One would think that simply coming to the islands, you would be able to slip into relaxation and enjoy your surroundings. We are all so busy with our lives in the states. Running to a fro, texting, instant replies to emails, delivery confirmations, advertisements at every turn, and that inevitable thing called work we all must do to make money. We are doing something every moment of everyday. And for some, its scheduled out for months ahead. Believe me these habits hold onto you with a death grip.
Even after 6 winters of doing this I always tend to forget about the anxiety of the “transition period”. Preparing for an adventure like this takes months of planning, organizing, and provisioning. I am always so in the mind set of getting things done, I arrive and dont know what to do. There is this overwhelming feeling of anxiety, that I have to be doing something, moving, fixing, staying in contact with friends.
It hit me like a ton a bricks several days ago and it was completely obvious what it was. There was this nagging feeling of missing my state side friends, needing things to do, getting negative, and a little overwhelmed. My brain does not like to be idle. Very few people do.
So here you are, on a boat at anchor, in the islands, surrounded by beauty and nothing of “importance” to get done. Now dont take the word “importance” the wrong way. I find it extremely important every morning to wake up and be thankful, sit down to meditate, and eat breakfast. What I mean by that is the “state side” definition of “Importance”. Which for most starts with an alarm clock to make a mad dash for the coffee pot, a quick breakfast and off to work you go. Status, money, social standing are all the things that are pushed as the “Important” things in life.
Living on a boat in the islands, the list of “Importance” is
This year was a bit different in that I had a good friend and crew along with me for the first 10 days. That delayed the inevitable feelings of anxiety, loneliness, and that nagging feeling that you must have a distraction from every moment of the day. After Bethany left, there was not a project on the boat that did not get done, I went for walks, watched movies, all in an act of distracting myself from the reality. I was anxious. Anxious about being alone and in the beginning of 4-5 months of island time.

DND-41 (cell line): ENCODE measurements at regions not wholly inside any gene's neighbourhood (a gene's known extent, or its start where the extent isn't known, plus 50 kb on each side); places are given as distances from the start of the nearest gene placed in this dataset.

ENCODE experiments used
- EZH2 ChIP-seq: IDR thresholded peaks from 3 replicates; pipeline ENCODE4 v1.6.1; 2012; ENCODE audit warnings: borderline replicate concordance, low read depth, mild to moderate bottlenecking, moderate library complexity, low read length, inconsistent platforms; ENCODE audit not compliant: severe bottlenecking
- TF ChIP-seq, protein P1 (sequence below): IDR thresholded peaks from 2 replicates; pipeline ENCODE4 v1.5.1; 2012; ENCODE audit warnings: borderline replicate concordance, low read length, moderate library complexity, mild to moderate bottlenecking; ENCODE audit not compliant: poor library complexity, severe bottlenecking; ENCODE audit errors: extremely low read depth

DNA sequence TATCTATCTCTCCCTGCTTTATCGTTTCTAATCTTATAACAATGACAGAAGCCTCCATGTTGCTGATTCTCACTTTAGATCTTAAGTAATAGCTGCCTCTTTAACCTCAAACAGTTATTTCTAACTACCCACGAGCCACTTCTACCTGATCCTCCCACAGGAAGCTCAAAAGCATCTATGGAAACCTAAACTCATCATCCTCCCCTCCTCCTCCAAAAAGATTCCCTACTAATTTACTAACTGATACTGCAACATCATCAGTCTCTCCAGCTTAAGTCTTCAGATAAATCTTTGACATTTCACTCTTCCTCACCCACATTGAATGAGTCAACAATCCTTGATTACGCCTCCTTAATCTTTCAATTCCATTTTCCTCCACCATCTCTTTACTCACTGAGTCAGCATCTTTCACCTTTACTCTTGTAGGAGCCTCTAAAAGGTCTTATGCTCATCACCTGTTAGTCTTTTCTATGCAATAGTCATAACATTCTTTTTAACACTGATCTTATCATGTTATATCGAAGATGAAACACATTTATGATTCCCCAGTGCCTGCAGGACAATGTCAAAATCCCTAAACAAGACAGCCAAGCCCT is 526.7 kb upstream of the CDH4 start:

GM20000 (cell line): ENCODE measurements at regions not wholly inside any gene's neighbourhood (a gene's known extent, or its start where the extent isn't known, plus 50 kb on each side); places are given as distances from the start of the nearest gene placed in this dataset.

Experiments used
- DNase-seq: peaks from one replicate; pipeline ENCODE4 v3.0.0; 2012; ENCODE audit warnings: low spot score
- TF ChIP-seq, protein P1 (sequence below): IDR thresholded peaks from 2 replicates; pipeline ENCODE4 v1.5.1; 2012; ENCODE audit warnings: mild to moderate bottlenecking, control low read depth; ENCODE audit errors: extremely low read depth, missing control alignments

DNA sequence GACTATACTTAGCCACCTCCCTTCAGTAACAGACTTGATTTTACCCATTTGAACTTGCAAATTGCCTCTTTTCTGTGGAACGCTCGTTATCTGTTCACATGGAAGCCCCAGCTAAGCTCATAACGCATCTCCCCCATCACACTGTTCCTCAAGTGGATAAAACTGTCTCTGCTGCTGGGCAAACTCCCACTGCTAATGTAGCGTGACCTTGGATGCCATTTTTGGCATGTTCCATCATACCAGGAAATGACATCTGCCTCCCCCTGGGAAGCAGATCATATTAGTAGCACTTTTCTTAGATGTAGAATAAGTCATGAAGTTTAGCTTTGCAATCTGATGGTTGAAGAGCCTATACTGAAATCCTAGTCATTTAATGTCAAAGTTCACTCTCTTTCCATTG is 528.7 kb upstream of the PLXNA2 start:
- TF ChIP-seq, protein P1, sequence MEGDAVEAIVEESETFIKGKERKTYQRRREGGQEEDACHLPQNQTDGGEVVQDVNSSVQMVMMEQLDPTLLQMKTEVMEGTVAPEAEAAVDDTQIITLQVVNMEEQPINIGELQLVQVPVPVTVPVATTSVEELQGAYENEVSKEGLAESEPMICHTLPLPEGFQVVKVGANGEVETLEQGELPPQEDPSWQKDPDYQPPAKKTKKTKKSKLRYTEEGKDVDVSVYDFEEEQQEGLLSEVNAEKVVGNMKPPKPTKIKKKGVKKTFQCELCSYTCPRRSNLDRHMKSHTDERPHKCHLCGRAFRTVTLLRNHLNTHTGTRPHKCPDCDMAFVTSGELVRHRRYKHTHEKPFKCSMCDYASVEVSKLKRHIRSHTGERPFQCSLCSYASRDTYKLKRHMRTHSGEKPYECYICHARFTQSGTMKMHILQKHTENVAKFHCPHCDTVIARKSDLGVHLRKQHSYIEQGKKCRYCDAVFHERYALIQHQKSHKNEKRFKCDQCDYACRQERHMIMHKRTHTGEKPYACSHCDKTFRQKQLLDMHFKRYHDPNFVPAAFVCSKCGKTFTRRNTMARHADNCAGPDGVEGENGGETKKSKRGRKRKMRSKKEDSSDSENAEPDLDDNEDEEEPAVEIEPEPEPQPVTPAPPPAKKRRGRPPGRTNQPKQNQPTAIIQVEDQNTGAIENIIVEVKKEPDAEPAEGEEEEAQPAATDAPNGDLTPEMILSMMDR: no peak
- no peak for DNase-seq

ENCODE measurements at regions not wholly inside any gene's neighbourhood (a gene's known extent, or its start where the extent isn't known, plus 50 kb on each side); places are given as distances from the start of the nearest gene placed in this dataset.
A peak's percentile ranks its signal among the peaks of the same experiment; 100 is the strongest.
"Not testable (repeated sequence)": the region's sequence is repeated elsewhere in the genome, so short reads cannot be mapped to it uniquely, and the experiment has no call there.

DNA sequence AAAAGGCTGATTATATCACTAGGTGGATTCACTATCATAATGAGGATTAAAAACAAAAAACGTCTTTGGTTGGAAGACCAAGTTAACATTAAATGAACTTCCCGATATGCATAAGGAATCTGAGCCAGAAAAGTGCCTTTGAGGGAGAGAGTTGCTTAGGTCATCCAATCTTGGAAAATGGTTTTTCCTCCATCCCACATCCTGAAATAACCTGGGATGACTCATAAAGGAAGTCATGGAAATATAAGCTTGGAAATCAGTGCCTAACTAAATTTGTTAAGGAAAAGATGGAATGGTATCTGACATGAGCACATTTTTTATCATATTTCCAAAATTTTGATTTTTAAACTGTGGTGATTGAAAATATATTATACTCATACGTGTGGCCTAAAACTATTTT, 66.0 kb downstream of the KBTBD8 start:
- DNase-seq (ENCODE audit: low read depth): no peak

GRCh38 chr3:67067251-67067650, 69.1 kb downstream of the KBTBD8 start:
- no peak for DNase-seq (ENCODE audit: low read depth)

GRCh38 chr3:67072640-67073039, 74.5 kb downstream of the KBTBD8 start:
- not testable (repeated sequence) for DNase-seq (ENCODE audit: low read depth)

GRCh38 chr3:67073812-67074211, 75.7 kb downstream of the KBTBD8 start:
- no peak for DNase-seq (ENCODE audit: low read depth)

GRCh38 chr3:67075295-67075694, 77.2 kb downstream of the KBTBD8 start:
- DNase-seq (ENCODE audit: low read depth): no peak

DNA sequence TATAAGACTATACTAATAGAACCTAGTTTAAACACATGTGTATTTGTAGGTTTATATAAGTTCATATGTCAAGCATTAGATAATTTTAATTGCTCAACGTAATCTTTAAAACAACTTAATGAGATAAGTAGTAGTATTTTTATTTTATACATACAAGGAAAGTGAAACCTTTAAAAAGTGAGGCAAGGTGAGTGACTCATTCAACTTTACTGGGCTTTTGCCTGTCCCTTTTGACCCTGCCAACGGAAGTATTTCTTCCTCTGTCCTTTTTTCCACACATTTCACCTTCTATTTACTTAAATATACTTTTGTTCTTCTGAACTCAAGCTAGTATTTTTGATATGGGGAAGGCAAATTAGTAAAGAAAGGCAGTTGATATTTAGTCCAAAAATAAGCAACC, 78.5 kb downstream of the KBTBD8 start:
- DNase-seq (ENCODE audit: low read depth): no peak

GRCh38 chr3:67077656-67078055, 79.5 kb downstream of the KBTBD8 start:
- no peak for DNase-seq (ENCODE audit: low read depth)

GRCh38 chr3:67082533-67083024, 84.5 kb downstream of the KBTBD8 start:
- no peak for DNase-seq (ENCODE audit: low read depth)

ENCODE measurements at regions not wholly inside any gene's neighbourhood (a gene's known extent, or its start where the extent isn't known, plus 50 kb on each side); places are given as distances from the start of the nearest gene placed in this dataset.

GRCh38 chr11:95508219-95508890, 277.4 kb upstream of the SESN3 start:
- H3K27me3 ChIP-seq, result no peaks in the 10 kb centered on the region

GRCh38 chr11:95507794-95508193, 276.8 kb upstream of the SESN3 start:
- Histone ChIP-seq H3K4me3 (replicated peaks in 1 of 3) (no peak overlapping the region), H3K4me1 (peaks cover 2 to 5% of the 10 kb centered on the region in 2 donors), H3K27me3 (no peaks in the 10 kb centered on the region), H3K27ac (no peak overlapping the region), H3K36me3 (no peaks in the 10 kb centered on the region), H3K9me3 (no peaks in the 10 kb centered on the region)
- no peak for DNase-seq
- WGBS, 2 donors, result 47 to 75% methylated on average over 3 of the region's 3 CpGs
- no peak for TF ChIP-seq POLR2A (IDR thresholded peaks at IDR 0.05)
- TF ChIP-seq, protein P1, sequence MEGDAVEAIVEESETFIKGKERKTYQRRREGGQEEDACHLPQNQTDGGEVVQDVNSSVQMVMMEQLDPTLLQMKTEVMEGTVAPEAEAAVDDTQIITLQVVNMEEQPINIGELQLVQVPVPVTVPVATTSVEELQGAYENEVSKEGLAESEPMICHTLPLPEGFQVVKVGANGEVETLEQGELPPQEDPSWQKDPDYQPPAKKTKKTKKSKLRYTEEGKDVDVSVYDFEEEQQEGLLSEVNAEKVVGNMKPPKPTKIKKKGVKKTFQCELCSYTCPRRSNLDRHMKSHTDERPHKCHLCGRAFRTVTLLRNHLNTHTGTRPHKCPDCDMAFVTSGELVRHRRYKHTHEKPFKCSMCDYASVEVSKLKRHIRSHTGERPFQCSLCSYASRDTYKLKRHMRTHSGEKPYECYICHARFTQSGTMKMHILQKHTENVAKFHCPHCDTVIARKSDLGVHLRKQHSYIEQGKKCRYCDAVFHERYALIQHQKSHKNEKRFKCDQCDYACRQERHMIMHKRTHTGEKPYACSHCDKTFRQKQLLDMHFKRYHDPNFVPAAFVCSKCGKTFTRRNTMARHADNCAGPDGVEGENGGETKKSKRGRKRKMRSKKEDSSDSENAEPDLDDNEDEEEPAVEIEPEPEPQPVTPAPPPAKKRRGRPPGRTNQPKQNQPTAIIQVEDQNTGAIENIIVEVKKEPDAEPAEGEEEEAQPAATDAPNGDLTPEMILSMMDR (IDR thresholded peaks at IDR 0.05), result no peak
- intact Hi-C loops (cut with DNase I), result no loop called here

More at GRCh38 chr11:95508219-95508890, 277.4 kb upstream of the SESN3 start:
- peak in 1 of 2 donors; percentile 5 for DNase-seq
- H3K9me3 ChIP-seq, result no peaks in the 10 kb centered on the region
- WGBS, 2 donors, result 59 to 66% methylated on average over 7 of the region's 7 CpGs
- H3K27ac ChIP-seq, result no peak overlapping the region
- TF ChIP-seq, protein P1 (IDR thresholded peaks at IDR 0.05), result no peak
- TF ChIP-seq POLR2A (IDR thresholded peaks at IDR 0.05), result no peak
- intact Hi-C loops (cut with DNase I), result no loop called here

Then one afternoon while drinking tea, watching a gorgeous sunset it all sank in. Just the realization melted into me and released some of that anxiety. For the first time since Charleston I rolled out the yoga mat and remembered. Remembered to breath it all in and relax. Its ok not to do something all the time. Its perfectly acceptable to sit still and do nothing.
Im grateful that I am aware of my body and energy enough to see clearly what was going on. When I first came down I dont think I ever came to this conclusion. Being here just became a habit, followed by lots of other bad habits. Rum was the vehicle, the distraction and the thing of importance.
The anxiety is still there. The feeling of “hey aren’t you supposed to be doing something?” nags at me. Its days are numbered. Once awareness is formed there is no going back. Slowly it will be drop over the horizon like the sun does everyday to be just a memory. And I will have an answer for that nagging question “aren’t you supposed to be doing something?” The answer will be “Absolutely not”.
The old joke in cruising is.
“You wake up with nothing to do. Yet by bed time, you only have Half of it done”